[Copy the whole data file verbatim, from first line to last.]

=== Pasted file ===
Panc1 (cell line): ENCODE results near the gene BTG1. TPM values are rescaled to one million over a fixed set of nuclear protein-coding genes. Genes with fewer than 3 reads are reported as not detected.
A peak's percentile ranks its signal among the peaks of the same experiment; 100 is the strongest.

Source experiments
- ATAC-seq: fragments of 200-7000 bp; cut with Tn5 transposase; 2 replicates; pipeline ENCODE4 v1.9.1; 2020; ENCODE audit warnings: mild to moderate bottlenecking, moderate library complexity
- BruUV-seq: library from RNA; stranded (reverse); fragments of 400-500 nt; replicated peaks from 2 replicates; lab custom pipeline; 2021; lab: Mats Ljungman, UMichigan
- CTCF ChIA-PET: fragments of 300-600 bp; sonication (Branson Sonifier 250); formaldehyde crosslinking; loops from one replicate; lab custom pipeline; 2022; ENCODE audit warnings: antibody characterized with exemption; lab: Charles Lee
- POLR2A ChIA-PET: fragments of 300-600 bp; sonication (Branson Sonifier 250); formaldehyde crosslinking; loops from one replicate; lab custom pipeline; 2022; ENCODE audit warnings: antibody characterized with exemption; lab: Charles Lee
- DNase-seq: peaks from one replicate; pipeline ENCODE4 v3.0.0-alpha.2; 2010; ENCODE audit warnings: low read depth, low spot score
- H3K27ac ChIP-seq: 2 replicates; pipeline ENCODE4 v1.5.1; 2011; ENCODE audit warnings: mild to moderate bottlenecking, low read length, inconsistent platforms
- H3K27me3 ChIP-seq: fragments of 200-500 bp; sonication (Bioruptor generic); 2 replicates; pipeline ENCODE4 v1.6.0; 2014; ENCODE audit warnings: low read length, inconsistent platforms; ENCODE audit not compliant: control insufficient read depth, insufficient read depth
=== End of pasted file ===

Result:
Panc1 (cell line): ENCODE results near the gene BTG1. TPM values are rescaled to one million over a fixed set of nuclear protein-coding genes. Genes with fewer than 3 reads are reported as not detected.
A peak's percentile ranks its signal among the peaks of the same experiment; 100 is the strongest.

Source experiments
- ATAC-seq: fragments of 200-7000 bp; cut with Tn5 transposase; 2 replicates; pipeline ENCODE4 v1.9.1; 2020; ENCODE audit warnings: mild to moderate bottlenecking, moderate library complexity
- BruUV-seq: library from RNA; stranded (reverse); fragments of 400-500 nt; replicated peaks from 2 replicates; lab custom pipeline; 2021; lab: Mats Ljungman, UMichigan
- CTCF ChIA-PET: fragments of 300-600 bp; sonication (Branson Sonifier 250); formaldehyde crosslinking; loops from one replicate; lab custom pipeline; 2022; ENCODE audit warnings: antibody characterized with exemption; lab: Charles Lee
- POLR2A ChIA-PET: fragments of 300-600 bp; sonication (Branson Sonifier 250); formaldehyde crosslinking; loops from one replicate; lab custom pipeline; 2022; ENCODE audit warnings: antibody characterized with exemption; lab: Charles Lee
- DNase-seq: peaks from one replicate; pipeline ENCODE4 v3.0.0-alpha.2; 2010; ENCODE audit warnings: low read depth, low spot score
- H3K27ac ChIP-seq: 2 replicates; pipeline ENCODE4 v1.5.1; 2011; ENCODE audit warnings: mild to moderate bottlenecking, low read length, inconsistent platforms
- H3K27me3 ChIP-seq: fragments of 200-500 bp; sonication (Bioruptor generic); 2 replicates; pipeline ENCODE4 v1.6.0; 2014; ENCODE audit warnings: low read length, inconsistent platforms; ENCODE audit not compliant: control insufficient read depth, insufficient read depth